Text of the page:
“The way people know each other so well just because they share a boat together is something a lot of people may find hard to understand,” Chace said. “WJ crew means almost everything to me … it is basically like a second family to me … and I spend three to six hours a day committed to the team … It’s the perfect outlet for me, and a great way to build lasting friendships.”

The team chemistry is critical to a boat’s performance, an aspect that is evident in “The Boys in the Boat.”
“I know for a fact, based on my daughter’s reporting that your connection with the people in the boat definitely plays a role. If there’s a rift in the boat, it’s going to show up in the row. So you really have to stay in sync with the people off the boat too,” Ryan said.

“The Boys in the Boat” is an encouraging and uplifting story that truly captures the art of resilience and perseverance, something that the WJ Crew members all admire.

“The 1936 USA Crew team inspires me because they worked so hard … they came together to become as fast as they could, and constantly practiced, which inspires me to work my hardest on the water so that our boat can be better and faster,” freshmen Matilda Carr, Marianne’s younger sister, said.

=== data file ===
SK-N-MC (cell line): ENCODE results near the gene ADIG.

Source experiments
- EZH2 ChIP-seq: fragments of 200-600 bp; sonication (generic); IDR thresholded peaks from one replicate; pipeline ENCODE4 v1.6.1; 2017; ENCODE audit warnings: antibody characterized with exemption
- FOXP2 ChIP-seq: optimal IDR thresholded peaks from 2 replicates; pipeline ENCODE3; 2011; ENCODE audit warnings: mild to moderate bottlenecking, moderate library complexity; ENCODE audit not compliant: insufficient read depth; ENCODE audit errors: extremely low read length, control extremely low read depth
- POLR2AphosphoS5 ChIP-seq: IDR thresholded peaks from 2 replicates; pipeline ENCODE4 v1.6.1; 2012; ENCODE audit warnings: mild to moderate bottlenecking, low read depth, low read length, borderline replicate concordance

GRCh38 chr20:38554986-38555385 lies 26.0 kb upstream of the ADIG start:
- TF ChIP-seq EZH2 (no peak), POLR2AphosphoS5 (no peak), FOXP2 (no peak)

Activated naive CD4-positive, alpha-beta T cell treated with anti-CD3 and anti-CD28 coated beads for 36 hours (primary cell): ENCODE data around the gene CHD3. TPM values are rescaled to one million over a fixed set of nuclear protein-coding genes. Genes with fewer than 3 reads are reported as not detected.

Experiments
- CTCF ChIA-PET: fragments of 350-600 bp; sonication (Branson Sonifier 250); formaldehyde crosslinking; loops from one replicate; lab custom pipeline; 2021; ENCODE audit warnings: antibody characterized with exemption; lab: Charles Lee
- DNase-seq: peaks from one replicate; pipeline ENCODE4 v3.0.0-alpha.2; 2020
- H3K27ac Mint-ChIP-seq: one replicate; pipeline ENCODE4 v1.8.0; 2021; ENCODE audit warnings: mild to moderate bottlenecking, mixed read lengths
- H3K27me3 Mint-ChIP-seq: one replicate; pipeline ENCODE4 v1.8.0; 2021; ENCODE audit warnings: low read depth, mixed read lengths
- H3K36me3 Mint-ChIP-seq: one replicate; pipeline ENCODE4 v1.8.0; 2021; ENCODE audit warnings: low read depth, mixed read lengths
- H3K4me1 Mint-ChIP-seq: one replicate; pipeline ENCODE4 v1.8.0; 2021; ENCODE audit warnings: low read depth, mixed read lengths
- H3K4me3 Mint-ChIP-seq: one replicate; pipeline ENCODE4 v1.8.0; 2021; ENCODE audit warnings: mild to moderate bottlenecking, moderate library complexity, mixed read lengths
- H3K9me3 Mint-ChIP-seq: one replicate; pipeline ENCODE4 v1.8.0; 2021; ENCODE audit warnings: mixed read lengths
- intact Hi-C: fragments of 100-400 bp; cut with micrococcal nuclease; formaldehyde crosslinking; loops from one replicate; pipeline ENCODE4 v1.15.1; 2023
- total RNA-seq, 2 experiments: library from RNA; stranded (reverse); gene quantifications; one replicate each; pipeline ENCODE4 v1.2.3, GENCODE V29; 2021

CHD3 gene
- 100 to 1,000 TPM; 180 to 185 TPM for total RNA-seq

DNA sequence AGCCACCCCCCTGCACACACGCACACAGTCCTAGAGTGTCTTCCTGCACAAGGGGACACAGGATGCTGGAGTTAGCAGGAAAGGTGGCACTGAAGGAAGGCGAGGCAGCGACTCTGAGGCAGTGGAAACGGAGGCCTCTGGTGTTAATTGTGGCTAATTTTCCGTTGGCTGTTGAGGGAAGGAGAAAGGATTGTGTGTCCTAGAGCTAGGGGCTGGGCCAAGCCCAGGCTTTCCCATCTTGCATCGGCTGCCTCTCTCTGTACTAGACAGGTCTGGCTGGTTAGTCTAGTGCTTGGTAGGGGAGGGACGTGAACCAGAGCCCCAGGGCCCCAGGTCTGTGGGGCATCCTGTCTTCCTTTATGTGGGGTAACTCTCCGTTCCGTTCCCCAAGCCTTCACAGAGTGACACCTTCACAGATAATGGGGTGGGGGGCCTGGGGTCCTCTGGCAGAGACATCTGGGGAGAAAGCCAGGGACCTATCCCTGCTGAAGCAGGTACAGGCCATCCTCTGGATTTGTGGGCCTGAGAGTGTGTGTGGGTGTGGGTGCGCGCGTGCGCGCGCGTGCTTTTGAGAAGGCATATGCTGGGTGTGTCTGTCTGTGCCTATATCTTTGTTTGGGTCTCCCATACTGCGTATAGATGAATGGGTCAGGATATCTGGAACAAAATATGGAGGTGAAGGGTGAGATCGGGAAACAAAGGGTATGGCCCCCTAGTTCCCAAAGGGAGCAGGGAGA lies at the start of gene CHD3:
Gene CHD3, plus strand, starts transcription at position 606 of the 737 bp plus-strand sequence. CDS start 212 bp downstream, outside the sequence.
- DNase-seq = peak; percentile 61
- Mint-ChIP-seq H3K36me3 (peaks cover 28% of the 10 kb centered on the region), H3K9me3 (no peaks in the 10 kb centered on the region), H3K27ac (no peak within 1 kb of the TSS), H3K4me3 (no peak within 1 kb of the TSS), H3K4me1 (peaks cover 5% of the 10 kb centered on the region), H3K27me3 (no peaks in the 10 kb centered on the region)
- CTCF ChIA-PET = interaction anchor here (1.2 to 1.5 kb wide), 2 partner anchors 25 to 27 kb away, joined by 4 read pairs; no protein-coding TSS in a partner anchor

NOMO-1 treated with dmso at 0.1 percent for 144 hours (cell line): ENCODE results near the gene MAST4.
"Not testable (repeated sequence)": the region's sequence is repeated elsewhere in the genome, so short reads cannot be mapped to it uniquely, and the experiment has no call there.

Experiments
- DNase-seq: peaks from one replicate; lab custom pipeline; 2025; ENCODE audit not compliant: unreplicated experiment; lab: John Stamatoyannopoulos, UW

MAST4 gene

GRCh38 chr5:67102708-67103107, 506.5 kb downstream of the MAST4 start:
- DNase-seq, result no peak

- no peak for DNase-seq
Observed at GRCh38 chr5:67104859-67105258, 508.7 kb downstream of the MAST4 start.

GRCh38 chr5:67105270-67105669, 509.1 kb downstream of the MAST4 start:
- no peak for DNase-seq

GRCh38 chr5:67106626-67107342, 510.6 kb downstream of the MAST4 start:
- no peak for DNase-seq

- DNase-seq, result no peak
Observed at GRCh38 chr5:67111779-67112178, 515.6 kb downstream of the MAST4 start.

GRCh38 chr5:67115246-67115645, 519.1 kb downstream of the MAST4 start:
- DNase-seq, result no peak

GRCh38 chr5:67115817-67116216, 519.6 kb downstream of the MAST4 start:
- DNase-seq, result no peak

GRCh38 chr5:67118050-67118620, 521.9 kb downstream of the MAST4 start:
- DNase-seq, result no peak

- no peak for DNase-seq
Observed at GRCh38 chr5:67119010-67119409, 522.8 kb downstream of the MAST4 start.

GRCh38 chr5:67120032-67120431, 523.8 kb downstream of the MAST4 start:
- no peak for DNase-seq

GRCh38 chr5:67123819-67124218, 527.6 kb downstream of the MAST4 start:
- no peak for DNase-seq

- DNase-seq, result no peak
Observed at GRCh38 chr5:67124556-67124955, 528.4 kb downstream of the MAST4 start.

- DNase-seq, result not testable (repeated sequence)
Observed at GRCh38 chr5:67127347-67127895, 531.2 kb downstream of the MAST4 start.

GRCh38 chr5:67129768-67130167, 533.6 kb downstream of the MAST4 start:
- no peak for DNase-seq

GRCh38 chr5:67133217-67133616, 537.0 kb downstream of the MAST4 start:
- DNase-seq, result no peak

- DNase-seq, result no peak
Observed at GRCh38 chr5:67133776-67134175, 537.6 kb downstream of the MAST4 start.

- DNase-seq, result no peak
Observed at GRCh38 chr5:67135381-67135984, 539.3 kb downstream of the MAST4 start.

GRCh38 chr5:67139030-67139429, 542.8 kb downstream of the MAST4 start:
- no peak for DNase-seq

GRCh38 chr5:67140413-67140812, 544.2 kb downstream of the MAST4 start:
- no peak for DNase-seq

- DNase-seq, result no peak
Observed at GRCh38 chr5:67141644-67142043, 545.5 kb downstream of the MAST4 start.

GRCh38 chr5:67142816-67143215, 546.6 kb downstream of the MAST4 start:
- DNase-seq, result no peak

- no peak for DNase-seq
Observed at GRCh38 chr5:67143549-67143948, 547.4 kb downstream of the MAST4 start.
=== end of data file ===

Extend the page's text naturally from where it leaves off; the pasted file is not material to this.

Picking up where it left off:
As the 2024 Olympics approach this summer, we should all tune into the USA’s boys and girls in the boat. After all, there is so much more than just physical strength that goes into the sport.

“It gives me so much pride to pass down our culture and traditions to younger rowers, it gives the sense that you’re involved in something greater than you, and I think that can do a lot to help a person grow,” Marianne Carr said.

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Rachael Wolfson, Print Editor-in-Chief
Rachael Wolfson is currently a senior and this is her third year on The Pitch. During her first two years, Rachael was a Print Opinion Editor and now she is a Print Editor-in-Chief. In addition to The Pitch, Rachael runs on the cross country and track team. She's also the Co-Founder and Co-President of The WJ Gilmore Girls Club. Her two older brothers (Thomas '20 and Alexander '22) also served as Print Editors-in-Chief when they were Wildcats/Madcows (take your pick). Rachael is looking forward to ending the Wolfson Dynasty (2017-2024) on a high note!!